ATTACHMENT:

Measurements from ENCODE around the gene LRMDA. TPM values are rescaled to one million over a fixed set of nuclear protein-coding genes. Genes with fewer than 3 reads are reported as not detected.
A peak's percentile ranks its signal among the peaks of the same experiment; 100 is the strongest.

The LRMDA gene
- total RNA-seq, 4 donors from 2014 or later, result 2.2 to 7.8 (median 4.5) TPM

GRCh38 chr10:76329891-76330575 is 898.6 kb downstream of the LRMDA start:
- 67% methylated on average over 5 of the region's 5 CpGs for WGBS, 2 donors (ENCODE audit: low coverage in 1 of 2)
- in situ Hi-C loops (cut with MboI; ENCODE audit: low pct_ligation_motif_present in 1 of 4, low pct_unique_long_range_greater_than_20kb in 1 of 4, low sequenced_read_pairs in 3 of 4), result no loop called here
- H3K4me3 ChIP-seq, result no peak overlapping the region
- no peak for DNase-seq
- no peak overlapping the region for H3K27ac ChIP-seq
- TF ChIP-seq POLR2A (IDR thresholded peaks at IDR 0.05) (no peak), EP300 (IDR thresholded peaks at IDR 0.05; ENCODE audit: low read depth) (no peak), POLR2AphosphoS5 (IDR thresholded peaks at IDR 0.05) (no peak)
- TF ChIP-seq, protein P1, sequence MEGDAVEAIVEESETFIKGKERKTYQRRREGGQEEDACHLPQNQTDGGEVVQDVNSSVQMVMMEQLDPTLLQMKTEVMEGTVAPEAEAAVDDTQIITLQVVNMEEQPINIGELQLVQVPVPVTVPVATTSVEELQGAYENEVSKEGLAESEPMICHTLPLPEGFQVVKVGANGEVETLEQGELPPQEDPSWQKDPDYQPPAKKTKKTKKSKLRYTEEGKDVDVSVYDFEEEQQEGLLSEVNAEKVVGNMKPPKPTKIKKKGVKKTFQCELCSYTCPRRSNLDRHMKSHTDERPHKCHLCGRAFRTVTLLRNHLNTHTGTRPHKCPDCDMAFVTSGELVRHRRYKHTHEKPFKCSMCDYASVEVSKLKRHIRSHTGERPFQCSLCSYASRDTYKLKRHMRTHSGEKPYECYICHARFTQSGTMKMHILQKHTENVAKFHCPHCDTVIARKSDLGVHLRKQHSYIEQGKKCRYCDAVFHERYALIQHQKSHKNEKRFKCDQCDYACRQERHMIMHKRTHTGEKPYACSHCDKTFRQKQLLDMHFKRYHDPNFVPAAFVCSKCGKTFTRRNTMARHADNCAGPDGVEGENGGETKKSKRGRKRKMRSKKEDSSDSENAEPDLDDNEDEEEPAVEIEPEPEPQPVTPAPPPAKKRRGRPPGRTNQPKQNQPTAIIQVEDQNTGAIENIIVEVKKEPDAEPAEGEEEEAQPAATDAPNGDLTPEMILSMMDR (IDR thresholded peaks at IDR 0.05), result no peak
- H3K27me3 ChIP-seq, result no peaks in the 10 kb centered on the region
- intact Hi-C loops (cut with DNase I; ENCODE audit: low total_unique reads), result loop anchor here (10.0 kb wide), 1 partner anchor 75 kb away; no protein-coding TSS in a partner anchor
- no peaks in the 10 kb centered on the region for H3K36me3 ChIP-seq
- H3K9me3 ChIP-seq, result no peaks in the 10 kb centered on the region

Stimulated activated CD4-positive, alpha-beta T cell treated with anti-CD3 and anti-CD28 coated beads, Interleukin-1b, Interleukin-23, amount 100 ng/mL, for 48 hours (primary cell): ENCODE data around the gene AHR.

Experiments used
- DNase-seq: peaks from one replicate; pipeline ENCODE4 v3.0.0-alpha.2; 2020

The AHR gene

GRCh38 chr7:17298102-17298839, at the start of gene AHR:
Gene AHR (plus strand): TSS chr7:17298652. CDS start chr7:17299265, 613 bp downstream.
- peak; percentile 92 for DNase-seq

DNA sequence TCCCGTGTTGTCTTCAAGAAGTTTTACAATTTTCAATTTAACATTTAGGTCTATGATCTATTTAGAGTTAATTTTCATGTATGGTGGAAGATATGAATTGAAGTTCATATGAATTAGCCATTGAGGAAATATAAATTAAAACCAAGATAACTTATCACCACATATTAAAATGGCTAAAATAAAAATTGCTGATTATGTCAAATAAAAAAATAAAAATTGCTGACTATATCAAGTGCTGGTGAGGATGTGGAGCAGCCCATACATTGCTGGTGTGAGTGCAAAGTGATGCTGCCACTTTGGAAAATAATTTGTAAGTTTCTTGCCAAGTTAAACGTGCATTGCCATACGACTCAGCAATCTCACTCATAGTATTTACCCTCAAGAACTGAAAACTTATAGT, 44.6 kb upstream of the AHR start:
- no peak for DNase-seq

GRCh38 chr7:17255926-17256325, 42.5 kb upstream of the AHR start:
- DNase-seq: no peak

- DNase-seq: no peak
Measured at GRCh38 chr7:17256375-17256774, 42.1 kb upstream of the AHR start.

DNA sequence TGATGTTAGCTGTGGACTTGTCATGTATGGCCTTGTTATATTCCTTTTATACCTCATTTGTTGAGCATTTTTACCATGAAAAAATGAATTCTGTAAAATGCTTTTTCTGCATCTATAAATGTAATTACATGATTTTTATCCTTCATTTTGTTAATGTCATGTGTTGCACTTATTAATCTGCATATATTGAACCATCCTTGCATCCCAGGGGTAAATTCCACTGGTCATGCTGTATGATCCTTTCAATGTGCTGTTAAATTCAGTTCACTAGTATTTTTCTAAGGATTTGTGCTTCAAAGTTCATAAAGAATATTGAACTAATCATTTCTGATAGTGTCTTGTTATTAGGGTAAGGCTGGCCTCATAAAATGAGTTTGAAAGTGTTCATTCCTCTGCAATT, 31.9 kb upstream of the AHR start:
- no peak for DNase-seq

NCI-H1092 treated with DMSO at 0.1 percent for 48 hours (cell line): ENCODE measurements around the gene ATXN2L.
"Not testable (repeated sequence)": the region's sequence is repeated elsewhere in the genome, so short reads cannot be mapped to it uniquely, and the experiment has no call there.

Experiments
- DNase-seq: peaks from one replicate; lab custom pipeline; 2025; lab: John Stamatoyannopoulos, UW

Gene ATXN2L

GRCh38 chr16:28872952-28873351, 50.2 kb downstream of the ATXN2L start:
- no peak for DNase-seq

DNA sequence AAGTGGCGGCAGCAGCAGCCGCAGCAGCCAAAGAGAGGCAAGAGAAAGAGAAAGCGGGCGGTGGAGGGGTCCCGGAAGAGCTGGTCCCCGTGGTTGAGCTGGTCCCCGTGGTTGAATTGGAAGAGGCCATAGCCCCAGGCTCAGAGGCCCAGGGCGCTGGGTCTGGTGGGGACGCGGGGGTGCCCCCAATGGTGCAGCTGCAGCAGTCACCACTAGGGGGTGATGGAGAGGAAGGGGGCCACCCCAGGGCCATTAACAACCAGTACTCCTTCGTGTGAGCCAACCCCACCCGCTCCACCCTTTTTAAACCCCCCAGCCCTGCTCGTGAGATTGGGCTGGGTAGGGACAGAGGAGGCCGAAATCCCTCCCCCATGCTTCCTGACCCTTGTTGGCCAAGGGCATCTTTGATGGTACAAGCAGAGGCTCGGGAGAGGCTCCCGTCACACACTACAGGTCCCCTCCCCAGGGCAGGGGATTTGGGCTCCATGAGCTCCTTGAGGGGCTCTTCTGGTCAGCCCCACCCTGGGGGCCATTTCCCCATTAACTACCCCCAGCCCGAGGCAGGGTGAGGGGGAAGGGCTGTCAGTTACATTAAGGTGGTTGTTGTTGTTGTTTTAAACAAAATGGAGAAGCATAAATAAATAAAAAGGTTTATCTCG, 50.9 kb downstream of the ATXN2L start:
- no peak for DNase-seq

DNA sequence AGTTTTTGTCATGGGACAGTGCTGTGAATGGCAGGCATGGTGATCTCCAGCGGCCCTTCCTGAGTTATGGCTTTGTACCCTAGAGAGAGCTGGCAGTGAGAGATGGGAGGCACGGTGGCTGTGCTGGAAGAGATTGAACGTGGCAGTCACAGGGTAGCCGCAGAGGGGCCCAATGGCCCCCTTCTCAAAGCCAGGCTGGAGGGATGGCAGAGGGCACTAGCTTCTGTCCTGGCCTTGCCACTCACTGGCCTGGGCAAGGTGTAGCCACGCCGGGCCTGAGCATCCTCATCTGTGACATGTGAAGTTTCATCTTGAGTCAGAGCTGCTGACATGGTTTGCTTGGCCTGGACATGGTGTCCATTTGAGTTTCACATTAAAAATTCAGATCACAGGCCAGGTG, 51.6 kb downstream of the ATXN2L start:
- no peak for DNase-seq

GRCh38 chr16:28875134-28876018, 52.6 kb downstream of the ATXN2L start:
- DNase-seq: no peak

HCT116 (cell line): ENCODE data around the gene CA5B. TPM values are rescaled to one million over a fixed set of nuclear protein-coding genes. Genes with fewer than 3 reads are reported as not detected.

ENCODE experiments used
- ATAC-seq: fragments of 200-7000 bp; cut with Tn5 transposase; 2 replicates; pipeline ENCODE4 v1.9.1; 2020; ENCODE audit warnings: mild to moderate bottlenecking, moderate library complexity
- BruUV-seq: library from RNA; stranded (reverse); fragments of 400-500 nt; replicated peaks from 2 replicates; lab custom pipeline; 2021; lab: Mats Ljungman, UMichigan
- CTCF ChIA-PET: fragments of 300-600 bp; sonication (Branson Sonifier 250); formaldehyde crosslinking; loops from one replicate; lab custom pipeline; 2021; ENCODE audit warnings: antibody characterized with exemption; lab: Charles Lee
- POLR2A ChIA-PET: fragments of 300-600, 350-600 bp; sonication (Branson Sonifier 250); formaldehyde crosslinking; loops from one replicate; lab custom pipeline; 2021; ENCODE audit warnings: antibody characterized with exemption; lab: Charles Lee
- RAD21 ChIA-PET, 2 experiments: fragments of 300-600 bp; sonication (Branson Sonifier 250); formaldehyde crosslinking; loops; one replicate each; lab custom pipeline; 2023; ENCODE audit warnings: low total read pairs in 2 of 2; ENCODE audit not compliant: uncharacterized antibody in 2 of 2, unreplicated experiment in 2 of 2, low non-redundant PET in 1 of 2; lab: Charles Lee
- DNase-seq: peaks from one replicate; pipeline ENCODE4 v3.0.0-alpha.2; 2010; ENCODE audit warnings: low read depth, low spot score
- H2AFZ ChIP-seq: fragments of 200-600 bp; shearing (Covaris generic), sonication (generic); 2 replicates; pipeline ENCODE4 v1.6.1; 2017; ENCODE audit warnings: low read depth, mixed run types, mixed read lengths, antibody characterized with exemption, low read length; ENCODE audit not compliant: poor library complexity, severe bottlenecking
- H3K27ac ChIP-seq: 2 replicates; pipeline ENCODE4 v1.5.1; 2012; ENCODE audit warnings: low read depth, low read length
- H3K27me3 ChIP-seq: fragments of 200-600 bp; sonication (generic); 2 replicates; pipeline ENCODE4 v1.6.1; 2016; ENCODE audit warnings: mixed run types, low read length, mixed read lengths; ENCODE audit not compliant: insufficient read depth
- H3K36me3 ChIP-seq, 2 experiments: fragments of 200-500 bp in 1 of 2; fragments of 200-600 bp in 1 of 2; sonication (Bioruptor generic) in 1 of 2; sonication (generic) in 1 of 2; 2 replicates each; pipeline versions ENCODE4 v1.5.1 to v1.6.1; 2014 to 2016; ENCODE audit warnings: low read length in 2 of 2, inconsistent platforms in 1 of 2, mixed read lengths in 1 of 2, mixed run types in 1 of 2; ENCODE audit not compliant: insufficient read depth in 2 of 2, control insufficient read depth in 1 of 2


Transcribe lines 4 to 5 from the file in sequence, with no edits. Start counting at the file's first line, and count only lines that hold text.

- total RNA-seq, 4 donors from 2014 or later, result 2.2 to 7.8 (median 4.5) TPM

GRCh38 chr10:76329891-76330575 is 898.6 kb downstream of the LRMDA start: